Subjects/Keywords: computational neuroscience; neuronal connectivity; learning; memory

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APA (6th Edition):

Gala, R. (2017). Examining neuronal connectivity and its role in learning and memory. (Doctoral Dissertation). Northeastern University. Retrieved from http://hdl.handle.net/2047/D20253061

Chicago Manual of Style (16th Edition):

Gala, Rohan. “Examining neuronal connectivity and its role in learning and memory.” 2017. Doctoral Dissertation, Northeastern University. Accessed August 07, 2020. http://hdl.handle.net/2047/D20253061.

MLA Handbook (7th Edition):

Gala, Rohan. “Examining neuronal connectivity and its role in learning and memory.” 2017. Web. 07 Aug 2020.

Vancouver:

Gala R. Examining neuronal connectivity and its role in learning and memory. [Internet] [Doctoral dissertation]. Northeastern University; 2017. [cited 2020 Aug 07]. Available from: http://hdl.handle.net/2047/D20253061.

Council of Science Editors:

Gala R. Examining neuronal connectivity and its role in learning and memory. [Doctoral Dissertation]. Northeastern University; 2017. Available from: http://hdl.handle.net/2047/D20253061


Boston University

26. Vogel, Adam Tyler. A tool for the in vivo gating of gene expression in neurons using the co-occurrence of neural activity and light.

Degree: PhD, Computational Neuroscience, 2020, Boston University

 Advancements in genetically based technologies have begun to allow us to better understand the relationships between underlying neural activity and the patterns of measurable behavior… (more)

Subjects/Keywords: Neurosciences; Biotechnology; Computational modeling; Genetic engineering; Neuroscience

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APA (6th Edition):

Vogel, A. T. (2020). A tool for the in vivo gating of gene expression in neurons using the co-occurrence of neural activity and light. (Doctoral Dissertation). Boston University. Retrieved from http://hdl.handle.net/2144/41105

Chicago Manual of Style (16th Edition):

Vogel, Adam Tyler. “A tool for the in vivo gating of gene expression in neurons using the co-occurrence of neural activity and light.” 2020. Doctoral Dissertation, Boston University. Accessed August 07, 2020. http://hdl.handle.net/2144/41105.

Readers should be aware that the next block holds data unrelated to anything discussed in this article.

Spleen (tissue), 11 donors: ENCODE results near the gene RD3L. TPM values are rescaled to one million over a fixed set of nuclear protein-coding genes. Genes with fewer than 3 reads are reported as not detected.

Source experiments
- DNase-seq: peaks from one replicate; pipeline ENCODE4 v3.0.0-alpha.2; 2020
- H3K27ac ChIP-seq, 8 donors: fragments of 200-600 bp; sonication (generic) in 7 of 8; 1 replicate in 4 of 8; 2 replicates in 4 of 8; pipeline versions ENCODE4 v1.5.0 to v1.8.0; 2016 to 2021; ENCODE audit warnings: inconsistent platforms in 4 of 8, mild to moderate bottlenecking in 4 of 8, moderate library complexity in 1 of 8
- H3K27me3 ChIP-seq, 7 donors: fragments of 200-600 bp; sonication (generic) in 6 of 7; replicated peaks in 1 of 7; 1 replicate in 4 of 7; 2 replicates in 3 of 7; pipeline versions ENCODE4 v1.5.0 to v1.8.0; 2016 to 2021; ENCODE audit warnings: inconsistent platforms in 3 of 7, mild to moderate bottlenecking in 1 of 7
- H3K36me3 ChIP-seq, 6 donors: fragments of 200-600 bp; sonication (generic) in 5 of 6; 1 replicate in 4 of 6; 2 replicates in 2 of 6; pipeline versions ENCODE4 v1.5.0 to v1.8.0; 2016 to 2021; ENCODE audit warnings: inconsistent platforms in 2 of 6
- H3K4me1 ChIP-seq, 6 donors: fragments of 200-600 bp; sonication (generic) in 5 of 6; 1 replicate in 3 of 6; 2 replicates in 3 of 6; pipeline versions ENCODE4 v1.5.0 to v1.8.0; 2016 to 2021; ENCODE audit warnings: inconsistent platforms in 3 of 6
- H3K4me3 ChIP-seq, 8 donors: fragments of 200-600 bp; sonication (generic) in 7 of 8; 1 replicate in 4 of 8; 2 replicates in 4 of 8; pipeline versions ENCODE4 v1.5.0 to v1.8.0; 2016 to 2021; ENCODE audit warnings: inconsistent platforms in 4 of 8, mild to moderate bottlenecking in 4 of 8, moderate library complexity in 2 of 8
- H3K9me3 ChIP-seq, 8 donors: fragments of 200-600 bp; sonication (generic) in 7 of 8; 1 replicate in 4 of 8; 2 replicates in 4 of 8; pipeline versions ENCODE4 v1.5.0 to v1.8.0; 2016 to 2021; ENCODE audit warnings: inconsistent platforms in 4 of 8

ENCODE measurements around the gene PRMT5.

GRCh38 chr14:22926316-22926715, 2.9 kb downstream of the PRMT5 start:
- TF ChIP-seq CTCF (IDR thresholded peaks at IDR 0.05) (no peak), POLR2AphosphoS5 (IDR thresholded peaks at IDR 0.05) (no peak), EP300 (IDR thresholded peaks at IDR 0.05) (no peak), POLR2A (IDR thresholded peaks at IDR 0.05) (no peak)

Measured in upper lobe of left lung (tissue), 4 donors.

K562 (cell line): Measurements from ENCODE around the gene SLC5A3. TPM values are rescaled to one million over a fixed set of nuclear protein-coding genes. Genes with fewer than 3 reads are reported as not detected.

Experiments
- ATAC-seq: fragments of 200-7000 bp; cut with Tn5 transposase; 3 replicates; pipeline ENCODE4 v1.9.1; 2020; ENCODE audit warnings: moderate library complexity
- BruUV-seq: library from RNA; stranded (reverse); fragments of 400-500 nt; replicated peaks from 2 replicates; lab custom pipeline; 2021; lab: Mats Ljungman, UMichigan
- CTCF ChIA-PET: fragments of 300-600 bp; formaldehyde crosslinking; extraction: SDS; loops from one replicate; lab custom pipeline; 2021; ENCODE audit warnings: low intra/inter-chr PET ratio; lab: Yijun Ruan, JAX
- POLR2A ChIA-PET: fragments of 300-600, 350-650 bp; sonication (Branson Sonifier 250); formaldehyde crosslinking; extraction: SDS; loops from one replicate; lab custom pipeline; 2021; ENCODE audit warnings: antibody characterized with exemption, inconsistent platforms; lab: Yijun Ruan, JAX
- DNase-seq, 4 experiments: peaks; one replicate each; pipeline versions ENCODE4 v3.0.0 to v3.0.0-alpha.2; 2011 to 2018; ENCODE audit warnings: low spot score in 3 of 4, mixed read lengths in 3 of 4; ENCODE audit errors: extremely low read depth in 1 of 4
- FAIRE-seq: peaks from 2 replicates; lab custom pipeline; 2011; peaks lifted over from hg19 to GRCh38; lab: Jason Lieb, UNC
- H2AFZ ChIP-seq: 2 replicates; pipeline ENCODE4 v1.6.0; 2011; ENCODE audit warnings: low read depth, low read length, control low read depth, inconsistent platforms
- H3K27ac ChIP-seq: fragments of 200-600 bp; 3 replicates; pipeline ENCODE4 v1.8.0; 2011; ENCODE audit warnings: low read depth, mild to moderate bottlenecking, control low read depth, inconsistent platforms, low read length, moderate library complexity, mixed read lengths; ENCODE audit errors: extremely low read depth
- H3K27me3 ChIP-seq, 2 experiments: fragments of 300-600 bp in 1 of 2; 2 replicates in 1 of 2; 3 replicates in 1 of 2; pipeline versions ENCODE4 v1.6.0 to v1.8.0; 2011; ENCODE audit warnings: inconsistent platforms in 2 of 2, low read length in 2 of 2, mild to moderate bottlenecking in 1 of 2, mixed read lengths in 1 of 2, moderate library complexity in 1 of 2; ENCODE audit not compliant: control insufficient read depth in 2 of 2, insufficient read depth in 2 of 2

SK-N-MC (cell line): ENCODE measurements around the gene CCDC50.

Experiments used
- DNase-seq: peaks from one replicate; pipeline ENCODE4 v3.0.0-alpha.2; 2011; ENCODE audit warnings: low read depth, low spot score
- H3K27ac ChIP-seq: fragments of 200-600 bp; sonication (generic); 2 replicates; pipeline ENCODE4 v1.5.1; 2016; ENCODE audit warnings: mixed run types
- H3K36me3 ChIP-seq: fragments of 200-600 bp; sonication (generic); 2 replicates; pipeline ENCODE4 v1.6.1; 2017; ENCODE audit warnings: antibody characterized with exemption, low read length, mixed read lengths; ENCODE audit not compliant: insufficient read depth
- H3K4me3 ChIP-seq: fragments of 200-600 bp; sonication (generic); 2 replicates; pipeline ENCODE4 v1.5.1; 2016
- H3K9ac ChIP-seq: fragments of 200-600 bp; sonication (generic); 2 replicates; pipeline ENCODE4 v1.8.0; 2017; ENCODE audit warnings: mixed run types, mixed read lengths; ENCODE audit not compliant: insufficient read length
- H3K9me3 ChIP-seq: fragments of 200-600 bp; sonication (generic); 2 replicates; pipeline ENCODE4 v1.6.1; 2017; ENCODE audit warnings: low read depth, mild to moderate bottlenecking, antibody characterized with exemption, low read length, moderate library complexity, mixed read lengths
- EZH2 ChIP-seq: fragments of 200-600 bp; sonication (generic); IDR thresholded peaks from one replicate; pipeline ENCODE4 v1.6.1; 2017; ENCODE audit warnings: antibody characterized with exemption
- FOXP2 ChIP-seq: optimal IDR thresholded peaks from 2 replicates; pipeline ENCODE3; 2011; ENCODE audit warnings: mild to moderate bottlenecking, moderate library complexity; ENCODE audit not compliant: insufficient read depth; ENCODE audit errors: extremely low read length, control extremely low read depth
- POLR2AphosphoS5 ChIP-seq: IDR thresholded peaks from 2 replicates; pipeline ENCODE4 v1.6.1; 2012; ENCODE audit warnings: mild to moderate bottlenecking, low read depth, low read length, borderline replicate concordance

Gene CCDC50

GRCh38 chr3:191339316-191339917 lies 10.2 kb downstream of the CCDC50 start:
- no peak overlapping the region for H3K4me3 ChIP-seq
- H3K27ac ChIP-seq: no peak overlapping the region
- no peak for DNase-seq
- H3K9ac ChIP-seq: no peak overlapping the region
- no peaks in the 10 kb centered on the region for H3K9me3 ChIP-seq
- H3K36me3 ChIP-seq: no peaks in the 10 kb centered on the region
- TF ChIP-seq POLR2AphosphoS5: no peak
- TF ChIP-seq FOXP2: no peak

MLA Handbook (7th Edition):

Vogel, Adam Tyler. “A tool for the in vivo gating of gene expression in neurons using the co-occurrence of neural activity and light.” 2020. Web. 07 Aug 2020.

Vancouver:

Vogel AT. A tool for the in vivo gating of gene expression in neurons using the co-occurrence of neural activity and light. [Internet] [Doctoral dissertation]. Boston University; 2020. [cited 2020 Aug 07]. Available from: http://hdl.handle.net/2144/41105.

Council of Science Editors:

Vogel AT. A tool for the in vivo gating of gene expression in neurons using the co-occurrence of neural activity and light. [Doctoral Dissertation]. Boston University; 2020. Available from: http://hdl.handle.net/2144/41105


Drexel University

27. Bacak, Bartholomew James. Multi-Scale Modeling of the Neural Control of Respiration.

Degree: 2016, Drexel University

The generation of respiration in mammals begins in the lower brainstem where groups of neurons, that together comprise the respiratory central pattern generator (CPG), interact… (more)

Subjects/Keywords: Biomedical engineering; Bifurcation theory; Computational neuroscience

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APA (6th Edition):

Bacak, B. J. (2016). Multi-Scale Modeling of the Neural Control of Respiration. (Thesis). Drexel University. Retrieved from http://hdl.handle.net/1860/idea:6635

Note: this citation may be lacking information needed for this citation format:
Not specified: Masters Thesis or Doctoral Dissertation

Chicago Manual of Style (16th Edition):

Bacak, Bartholomew James. “Multi-Scale Modeling of the Neural Control of Respiration.” 2016. Thesis, Drexel University. Accessed August 07, 2020. http://hdl.handle.net/1860/idea:6635.

Note: this citation may be lacking information needed for this citation format:
Not specified: Masters Thesis or Doctoral Dissertation

MLA Handbook (7th Edition):

Bacak, Bartholomew James. “Multi-Scale Modeling of the Neural Control of Respiration.” 2016. Web. 07 Aug 2020.

Vancouver:

Bacak BJ. Multi-Scale Modeling of the Neural Control of Respiration. [Internet] [Thesis]. Drexel University; 2016. [cited 2020 Aug 07]. Available from: http://hdl.handle.net/1860/idea:6635.

Note: this citation may be lacking information needed for this citation format:
Not specified: Masters Thesis or Doctoral Dissertation

Council of Science Editors:

Bacak BJ. Multi-Scale Modeling of the Neural Control of Respiration. [Thesis]. Drexel University; 2016. Available from: http://hdl.handle.net/1860/idea:6635

Note: this citation may be lacking information needed for this citation format:
Not specified: Masters Thesis or Doctoral Dissertation


University of Ottawa

28. Williams, Ezekiel. An Information Theoretic Analysis of Neural Multiplexing .

Degree: 2020, University of Ottawa

 How the brain encodes information in sequences of voltage spikes is an open question. Past literature suggests the importance of bursts, high-frequency spike events, as… (more)